As the 2013 International CES (no longer officially the "Consumer Electronics Show") winds down in Las Vegas, a few observations.
- The show broke records in terms of show floor space--1.9 million square feet-- and attendance--150,000 people. The show felt much more crowded than it did last year. Long lines, very crowded show floor, etc.
- Noticeable was the continued absence of Apple and the absence on the show floor this year of an official Microsoft booth(s), this after Balmer announced Microsoft's withdrawal from the show last year. The official absence of both Apple and Microsoft felt like there were a couple of huge holes in the show. Given the empty conceptual space, if you will, the view provided--however broad and deep--has important limitations, chief among them is that it's not possible to leave the show with a reasonably complete picture of the "space."
- At the same time, Microsoft did have a substantial presence, but one had to look for it in the products of Microsoft's partners in the smartphone, PC, tablet, and other verticals.
- DRM remains alive and well in the TV / video / Blu-ray / Xbox / mobile space. The major smart TV vendors (LG, Samsung and then Panasonic, Sony, and may Sharp) remain committed to controlling video content, especially streaming movies, TV shows, and the like.
- Dish, Verizon, Comcast and other cable / satellite operators share and support the same commitments to protecting high value video content.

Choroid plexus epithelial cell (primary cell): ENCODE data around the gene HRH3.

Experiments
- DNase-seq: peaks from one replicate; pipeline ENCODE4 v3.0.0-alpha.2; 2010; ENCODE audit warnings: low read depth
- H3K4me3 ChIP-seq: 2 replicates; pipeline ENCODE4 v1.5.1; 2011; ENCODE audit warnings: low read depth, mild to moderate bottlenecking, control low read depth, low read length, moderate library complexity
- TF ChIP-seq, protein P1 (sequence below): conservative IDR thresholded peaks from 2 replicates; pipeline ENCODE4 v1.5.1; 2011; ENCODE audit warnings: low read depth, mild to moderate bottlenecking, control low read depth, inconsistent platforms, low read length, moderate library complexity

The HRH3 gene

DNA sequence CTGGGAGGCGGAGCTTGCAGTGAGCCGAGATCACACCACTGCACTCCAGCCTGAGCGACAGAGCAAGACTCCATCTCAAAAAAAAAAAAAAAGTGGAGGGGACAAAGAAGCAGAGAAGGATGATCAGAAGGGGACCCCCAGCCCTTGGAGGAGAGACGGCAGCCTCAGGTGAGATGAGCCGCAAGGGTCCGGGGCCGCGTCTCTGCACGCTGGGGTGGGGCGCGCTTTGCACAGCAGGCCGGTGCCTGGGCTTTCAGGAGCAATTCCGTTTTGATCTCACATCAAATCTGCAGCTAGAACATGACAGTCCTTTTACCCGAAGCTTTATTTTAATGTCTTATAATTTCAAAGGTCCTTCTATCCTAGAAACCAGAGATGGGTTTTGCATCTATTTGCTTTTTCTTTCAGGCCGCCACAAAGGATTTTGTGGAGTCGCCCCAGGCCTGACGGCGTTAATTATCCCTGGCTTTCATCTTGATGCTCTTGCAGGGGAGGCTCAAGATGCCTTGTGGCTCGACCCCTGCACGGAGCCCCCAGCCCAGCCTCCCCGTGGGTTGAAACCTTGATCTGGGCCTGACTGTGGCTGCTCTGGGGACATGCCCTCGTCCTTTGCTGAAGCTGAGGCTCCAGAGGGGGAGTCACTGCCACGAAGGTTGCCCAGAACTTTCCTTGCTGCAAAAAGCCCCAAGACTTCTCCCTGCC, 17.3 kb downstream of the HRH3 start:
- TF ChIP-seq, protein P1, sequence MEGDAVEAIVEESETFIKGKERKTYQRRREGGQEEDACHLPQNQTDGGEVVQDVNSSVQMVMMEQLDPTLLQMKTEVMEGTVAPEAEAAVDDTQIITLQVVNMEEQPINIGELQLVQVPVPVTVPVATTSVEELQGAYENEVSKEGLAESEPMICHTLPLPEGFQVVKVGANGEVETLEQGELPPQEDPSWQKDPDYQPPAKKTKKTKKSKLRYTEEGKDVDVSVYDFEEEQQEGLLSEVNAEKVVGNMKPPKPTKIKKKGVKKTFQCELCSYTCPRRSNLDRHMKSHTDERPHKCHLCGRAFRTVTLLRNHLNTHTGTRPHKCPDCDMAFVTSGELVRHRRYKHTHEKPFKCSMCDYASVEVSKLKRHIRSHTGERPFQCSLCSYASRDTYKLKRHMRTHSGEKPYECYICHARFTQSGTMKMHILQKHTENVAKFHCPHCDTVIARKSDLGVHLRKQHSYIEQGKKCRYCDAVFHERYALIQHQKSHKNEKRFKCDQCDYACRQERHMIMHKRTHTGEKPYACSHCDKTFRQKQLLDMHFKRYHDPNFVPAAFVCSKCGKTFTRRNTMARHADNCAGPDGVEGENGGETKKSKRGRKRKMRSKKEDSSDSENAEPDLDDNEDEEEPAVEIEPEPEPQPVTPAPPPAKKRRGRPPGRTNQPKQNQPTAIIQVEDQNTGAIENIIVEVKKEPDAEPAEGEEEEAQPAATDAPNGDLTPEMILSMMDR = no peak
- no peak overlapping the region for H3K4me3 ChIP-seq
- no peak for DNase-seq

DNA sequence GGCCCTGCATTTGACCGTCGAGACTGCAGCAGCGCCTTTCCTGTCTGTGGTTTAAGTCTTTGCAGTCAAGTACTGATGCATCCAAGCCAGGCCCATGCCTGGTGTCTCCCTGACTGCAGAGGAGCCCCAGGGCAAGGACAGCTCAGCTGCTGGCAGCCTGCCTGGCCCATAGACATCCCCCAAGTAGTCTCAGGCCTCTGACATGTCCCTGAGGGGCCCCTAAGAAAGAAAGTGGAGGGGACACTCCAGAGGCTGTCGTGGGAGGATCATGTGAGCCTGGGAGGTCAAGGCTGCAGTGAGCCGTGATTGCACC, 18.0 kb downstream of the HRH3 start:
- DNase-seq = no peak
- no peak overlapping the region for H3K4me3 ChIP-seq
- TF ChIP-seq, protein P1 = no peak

- The smart TV vendors, home networking equipment vendors, purveyors of smartphones, tablets, and other mobile devices, PC vendors, etc. remain focused on catching up to Apple's seamless Airplay and its underlying technologies. While there has been some improvement in user convenience and any-to-any content access and 2nd, 3rd, and 4th screens, the offerings have in general not quite caught up with Airplay / iTunes / IOs integration. Another couple of years perhaps?
- In other areas, the Samsung and LG OLED TVs were just as spectacular this year as last. The prices remain high (12K as I recall), but stunning picture quality and elegance will make OLEDs the TV of choice for those who can afford them. As manufacturing yield rates improve, prices will decline to more readily affordable levels, hopefully.
- There was a lot of hype this year about 4K LED TVs, with 4x the number of pixals in a given area. They are noticeably sharper and thus the pictures are more detailed than standard LEDs, but OLEDs provide noticeably better (to my eyes) picture quality. One problem with 4K TVs is the bandwidth required to stream content that looks that much better on these TVs. Some vendors were showing optical disk players and other devices that upleveled the video to 4K pixel density. I suspect that savy purchasers will wait for the price of OLEDs to come down a bit and skip the 4K offerings.